The dirty secret behind ball lightning is dirt

Image (left corner) and spectrum of a serendipitous ball lightning event in China, the first time such a measurement has ever been performed.

Ball lightning is an odd phenomenon. The few, fortunate people who have seen an incident describe the lightning as a roughly spherical glowing object that travels horizontally for a few seconds before vanishing. However, while several experiments have reproduced something resembling the phenomenon, the physical mechanism behind ball lightning is somewhat mysterious.

Now, a team of researchers serendipitously observed ball lightning at a time when they had the right equipment to study it. Jianyong Cen, Ping Yuan, and Simin Xue were in the field measuring the properties of ordinary lightning when they happened to catch ball lightning with both their high-speed cameras and their spectrographs. They found the chemical composition of the event matched that of soil. That strongly supports the hypothesis (proposed nearly fifteen years ago) that ball lightning is basically a dirt clod dislodged and heated to incandescence by a cloud-to-ground lightning strike.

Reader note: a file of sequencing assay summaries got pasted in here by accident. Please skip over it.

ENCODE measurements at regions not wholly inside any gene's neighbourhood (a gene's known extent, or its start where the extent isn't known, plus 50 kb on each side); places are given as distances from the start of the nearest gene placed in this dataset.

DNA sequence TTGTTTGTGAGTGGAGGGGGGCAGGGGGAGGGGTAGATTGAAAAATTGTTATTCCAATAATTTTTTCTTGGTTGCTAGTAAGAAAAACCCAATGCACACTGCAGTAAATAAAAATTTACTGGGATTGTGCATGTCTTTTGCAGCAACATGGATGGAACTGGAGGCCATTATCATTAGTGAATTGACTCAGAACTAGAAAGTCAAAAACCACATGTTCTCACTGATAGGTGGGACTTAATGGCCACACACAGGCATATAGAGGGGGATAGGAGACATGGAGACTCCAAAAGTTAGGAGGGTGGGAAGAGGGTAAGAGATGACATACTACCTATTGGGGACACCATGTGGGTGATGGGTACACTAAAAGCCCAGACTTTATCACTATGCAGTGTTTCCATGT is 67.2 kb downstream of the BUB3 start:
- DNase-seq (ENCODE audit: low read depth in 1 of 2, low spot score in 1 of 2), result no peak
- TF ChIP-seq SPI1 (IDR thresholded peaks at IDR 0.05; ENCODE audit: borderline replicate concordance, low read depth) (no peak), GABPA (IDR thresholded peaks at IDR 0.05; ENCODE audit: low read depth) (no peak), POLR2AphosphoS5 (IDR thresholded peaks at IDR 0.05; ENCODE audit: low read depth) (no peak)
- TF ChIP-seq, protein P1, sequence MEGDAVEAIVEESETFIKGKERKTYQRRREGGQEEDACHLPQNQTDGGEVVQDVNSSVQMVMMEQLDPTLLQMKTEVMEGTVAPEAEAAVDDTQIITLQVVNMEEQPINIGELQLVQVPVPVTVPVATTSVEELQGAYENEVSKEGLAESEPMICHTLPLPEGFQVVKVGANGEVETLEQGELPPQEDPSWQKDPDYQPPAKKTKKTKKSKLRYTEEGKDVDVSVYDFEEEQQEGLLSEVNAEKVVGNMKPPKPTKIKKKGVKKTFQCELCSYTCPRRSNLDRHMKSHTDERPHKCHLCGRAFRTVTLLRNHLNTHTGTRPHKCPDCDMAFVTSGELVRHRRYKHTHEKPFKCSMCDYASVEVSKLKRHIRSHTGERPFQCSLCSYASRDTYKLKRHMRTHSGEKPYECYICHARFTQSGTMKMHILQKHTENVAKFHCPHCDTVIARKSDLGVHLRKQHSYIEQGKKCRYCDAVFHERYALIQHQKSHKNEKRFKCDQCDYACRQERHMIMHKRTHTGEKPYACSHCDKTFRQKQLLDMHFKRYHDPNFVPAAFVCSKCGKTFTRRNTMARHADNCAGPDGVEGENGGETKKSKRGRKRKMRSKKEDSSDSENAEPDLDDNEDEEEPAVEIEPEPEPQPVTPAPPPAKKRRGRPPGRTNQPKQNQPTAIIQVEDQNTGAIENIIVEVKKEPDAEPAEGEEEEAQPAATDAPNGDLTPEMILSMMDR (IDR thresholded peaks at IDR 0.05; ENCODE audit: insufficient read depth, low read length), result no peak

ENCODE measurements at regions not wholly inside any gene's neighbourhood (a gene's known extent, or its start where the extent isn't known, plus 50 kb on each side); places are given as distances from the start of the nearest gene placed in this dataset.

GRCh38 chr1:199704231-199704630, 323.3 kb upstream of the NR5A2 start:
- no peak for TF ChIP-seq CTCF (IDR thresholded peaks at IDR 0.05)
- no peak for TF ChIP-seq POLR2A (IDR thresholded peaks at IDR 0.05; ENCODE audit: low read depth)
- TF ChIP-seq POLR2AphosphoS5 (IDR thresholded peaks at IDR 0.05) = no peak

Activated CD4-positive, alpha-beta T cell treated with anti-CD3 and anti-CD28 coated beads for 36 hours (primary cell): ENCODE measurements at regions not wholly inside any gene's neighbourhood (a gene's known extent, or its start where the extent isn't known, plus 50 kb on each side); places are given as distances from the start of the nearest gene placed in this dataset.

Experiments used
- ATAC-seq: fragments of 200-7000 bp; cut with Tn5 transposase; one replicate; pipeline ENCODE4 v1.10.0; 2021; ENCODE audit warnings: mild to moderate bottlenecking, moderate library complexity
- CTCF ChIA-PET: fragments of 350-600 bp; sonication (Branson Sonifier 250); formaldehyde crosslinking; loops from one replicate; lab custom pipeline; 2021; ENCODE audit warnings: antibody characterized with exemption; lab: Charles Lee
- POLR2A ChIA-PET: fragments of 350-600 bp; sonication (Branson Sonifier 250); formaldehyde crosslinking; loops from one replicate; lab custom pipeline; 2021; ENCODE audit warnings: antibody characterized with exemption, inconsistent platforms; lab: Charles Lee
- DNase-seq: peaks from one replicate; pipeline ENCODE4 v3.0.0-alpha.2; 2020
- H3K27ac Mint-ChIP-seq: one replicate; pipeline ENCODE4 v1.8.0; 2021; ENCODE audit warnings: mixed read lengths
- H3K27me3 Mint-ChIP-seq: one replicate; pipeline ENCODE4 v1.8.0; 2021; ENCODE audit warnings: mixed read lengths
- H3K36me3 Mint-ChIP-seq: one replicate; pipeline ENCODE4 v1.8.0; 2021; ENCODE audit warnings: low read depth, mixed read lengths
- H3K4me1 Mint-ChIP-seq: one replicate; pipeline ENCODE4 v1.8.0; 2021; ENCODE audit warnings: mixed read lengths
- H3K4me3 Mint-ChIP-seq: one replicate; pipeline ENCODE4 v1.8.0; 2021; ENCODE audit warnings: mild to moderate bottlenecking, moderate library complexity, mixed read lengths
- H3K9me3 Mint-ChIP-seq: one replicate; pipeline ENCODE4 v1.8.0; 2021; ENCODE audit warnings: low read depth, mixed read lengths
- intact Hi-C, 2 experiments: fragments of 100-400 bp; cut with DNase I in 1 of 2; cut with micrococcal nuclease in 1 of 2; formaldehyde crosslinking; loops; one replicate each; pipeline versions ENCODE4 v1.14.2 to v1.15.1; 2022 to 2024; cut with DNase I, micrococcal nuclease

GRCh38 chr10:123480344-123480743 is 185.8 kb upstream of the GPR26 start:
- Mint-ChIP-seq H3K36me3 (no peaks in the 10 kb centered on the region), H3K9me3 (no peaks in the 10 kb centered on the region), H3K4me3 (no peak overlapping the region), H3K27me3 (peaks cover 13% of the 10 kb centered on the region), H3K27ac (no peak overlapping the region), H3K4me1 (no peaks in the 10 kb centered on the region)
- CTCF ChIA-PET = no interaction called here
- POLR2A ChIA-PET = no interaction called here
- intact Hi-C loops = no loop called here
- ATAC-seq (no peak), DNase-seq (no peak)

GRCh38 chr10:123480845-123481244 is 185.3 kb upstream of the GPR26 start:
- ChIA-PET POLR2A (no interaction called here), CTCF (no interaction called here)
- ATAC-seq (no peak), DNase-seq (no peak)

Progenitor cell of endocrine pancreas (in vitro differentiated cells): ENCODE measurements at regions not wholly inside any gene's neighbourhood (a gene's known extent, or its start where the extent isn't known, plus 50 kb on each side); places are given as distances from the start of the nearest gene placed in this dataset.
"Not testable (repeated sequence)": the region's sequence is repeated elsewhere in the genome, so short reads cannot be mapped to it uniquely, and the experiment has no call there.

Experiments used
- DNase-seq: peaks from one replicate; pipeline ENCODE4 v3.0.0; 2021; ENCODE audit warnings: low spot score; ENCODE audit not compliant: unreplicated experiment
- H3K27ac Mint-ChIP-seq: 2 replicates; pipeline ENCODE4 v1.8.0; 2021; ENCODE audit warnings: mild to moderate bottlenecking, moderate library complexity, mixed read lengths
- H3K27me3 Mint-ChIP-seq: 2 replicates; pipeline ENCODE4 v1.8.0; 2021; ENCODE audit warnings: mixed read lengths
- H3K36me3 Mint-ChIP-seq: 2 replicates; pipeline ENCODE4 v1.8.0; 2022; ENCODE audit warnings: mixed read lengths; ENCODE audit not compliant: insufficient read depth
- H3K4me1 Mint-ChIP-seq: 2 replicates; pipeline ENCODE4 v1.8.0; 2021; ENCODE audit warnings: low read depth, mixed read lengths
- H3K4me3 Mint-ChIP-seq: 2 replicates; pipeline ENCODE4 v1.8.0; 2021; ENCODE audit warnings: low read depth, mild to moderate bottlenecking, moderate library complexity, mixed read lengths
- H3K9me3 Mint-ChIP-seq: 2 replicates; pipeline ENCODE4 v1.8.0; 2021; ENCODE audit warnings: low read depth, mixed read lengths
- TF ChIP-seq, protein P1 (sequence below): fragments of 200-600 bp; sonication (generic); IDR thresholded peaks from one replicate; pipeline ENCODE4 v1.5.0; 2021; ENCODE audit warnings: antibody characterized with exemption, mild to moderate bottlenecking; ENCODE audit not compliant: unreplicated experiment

High-speed video footage of ball lightning with its measured spectrum.

Ordinary lightning occurs due to the ionization and dissociation of molecules in the air (a process with the awesome name “dielectric breakdown”), which occurs during a static electric discharge between clouds and the ground. Ball lightning is much rarer, to the point where some have even postulated it’s actually a hallucination rather than a real weather phenomenon. As the name suggests, it appears as a spherical or spheroidal ball of light, between one centimeter and one meter in size, and variously colored as purple, green, white, or orange.

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via Ars Technica


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